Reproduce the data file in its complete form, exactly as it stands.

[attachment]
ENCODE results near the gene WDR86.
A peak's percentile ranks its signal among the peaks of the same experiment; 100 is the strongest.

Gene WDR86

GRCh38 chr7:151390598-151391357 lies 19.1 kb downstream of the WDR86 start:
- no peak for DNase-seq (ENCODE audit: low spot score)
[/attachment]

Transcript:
ENCODE results near the gene WDR86.
A peak's percentile ranks its signal among the peaks of the same experiment; 100 is the strongest.

Gene WDR86

GRCh38 chr7:151390598-151391357 lies 19.1 kb downstream of the WDR86 start:
- no peak for DNase-seq (ENCODE audit: low spot score)